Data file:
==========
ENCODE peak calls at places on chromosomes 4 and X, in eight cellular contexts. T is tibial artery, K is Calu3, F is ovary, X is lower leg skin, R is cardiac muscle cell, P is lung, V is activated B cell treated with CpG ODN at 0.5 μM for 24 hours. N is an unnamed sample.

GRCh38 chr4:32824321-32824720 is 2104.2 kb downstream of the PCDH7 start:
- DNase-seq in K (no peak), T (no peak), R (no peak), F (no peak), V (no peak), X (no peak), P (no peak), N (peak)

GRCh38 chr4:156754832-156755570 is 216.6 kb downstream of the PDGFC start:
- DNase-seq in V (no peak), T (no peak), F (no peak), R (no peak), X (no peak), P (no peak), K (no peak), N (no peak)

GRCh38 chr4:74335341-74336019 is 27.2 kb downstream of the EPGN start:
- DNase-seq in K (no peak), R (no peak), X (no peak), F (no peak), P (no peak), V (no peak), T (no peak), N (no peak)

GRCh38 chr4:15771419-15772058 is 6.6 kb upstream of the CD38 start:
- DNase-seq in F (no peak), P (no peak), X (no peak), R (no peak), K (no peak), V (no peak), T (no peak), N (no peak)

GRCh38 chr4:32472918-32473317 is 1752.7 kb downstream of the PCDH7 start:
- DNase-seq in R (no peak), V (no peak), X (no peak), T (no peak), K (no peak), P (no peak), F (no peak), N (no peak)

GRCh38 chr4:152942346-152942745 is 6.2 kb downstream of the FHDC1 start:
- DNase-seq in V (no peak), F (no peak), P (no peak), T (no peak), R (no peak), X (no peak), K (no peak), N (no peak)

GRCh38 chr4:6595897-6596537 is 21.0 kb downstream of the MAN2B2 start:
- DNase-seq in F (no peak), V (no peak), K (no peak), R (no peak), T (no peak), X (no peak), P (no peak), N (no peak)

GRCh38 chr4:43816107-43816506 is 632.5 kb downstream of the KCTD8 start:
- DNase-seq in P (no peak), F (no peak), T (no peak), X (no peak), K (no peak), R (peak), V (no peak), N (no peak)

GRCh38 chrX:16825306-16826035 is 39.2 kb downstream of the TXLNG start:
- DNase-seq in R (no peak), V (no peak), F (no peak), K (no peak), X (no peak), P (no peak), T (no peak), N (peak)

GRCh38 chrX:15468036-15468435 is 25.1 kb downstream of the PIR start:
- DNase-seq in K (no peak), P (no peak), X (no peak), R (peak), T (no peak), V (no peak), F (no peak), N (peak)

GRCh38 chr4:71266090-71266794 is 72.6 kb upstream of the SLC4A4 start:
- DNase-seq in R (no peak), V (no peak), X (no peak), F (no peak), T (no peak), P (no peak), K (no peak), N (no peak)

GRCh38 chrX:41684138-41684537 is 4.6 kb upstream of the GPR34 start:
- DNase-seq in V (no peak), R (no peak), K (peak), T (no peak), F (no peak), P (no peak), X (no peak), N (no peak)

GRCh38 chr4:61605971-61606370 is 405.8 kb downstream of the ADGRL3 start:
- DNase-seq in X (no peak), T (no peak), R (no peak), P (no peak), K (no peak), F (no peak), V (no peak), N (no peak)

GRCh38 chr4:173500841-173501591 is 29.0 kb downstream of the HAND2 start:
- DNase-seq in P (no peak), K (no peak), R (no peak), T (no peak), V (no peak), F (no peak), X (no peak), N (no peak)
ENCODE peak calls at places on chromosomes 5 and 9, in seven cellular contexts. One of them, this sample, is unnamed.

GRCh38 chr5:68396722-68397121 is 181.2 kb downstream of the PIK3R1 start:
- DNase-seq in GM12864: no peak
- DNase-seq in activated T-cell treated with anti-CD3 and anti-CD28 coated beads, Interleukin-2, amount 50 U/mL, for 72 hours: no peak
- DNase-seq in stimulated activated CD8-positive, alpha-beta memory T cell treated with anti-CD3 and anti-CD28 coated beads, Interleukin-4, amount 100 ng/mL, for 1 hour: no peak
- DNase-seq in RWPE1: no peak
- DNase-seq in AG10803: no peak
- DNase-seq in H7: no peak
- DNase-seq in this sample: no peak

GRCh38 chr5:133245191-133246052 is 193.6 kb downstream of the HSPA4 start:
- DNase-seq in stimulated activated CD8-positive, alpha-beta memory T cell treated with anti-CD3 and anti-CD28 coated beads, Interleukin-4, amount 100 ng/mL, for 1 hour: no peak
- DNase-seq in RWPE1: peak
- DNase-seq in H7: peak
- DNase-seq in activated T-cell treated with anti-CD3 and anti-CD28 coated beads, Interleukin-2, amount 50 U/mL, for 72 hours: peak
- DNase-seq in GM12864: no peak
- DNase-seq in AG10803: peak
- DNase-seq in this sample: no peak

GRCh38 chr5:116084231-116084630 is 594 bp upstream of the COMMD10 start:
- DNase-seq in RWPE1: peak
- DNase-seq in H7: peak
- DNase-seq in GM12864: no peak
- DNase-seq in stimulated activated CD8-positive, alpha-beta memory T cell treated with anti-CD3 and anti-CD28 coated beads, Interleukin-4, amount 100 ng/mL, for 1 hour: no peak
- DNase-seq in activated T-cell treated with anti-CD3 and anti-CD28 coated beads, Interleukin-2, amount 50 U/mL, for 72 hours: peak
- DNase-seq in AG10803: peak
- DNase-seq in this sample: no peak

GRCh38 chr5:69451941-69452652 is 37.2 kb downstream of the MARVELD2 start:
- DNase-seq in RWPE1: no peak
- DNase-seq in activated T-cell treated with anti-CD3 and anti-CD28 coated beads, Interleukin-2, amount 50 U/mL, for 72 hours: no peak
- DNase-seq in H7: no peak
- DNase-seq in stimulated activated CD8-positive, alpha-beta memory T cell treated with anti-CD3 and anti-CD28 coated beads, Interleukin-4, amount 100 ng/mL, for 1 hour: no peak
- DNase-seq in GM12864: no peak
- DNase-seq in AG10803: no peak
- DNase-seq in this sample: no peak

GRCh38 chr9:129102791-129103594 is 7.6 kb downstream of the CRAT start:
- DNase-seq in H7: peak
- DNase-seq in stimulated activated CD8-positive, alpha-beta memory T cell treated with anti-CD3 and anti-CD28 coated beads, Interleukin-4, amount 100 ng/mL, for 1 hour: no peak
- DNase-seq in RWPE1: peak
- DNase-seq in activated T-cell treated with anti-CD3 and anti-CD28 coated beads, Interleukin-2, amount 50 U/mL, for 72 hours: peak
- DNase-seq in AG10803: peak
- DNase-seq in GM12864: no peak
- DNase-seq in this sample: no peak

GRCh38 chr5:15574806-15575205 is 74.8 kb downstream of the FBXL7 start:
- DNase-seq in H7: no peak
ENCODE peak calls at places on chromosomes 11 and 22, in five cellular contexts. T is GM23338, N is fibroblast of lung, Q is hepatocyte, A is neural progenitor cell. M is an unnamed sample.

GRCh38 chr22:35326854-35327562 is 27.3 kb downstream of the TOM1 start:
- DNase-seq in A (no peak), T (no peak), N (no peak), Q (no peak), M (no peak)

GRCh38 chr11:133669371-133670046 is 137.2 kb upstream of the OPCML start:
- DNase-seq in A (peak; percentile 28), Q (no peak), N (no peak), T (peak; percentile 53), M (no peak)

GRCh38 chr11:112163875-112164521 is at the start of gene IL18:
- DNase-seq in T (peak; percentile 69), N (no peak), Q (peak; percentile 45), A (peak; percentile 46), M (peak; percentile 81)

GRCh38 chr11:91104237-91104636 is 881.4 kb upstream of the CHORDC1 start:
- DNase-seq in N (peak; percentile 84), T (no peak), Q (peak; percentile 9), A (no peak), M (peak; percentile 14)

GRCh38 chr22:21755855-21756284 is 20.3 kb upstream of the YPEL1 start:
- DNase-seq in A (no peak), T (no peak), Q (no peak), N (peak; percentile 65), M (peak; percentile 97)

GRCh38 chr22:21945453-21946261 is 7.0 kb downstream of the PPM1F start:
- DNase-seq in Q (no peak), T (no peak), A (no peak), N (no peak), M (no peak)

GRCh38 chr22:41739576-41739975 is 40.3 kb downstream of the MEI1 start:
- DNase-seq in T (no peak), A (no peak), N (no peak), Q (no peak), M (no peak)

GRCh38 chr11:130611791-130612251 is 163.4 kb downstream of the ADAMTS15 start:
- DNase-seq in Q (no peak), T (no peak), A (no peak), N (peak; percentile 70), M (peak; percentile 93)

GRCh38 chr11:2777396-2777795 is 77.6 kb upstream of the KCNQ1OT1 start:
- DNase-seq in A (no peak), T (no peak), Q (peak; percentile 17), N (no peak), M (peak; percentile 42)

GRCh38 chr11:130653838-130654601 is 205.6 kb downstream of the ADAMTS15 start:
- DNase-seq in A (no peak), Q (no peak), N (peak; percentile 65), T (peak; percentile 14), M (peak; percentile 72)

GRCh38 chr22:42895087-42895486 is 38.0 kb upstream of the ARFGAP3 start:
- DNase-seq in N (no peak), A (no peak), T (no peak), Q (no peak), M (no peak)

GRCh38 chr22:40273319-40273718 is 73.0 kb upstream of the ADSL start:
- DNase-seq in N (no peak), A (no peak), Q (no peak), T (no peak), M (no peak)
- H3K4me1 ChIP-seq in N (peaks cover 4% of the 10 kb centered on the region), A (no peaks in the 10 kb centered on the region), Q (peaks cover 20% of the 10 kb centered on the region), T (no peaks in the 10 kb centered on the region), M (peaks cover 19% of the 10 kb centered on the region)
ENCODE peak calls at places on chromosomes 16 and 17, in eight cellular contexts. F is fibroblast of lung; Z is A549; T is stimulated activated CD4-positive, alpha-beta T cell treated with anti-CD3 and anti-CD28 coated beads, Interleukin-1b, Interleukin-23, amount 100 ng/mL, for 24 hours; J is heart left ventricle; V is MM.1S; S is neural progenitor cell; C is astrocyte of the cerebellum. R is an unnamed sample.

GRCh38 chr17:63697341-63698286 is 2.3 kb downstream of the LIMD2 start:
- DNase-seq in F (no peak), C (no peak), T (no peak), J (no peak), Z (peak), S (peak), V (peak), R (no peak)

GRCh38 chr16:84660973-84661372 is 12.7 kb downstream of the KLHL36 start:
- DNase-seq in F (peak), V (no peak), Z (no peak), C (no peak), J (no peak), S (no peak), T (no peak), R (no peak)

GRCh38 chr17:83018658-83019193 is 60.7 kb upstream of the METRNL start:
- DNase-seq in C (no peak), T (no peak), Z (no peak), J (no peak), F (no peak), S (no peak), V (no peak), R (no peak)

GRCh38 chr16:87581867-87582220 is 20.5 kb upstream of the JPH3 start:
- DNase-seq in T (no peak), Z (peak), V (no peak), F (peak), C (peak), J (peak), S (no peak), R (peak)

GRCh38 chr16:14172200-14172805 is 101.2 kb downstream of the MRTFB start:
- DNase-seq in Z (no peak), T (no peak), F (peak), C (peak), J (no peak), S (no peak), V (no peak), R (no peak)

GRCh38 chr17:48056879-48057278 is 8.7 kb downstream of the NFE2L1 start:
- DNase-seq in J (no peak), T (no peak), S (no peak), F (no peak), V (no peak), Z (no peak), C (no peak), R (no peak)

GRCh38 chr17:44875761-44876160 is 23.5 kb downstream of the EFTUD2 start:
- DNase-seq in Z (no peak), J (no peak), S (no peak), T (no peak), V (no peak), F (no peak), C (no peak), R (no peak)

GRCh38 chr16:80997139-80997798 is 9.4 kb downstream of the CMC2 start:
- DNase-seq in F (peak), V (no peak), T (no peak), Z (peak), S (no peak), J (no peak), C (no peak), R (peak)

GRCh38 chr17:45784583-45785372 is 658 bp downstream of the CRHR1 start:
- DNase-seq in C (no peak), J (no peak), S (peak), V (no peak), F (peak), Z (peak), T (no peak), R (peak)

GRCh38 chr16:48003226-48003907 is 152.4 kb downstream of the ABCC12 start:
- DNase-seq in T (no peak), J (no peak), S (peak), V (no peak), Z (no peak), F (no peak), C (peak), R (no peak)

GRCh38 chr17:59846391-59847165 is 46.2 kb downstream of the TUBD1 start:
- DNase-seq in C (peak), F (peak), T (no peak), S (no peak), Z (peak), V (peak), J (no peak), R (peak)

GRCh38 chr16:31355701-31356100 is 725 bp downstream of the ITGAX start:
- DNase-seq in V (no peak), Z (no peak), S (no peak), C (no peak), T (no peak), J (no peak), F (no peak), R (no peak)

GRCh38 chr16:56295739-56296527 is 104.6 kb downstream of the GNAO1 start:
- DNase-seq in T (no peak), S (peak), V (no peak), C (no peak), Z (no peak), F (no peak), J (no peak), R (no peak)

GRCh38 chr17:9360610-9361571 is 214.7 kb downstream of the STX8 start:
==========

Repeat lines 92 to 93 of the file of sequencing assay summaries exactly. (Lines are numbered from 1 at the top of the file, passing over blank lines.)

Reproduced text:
GRCh38 chr11:130653838-130654601 is 205.6 kb downstream of the ADAMTS15 start:
- DNase-seq in A (no peak), Q (no peak), N (peak; percentile 65), T (peak; percentile 14), M (peak; percentile 72)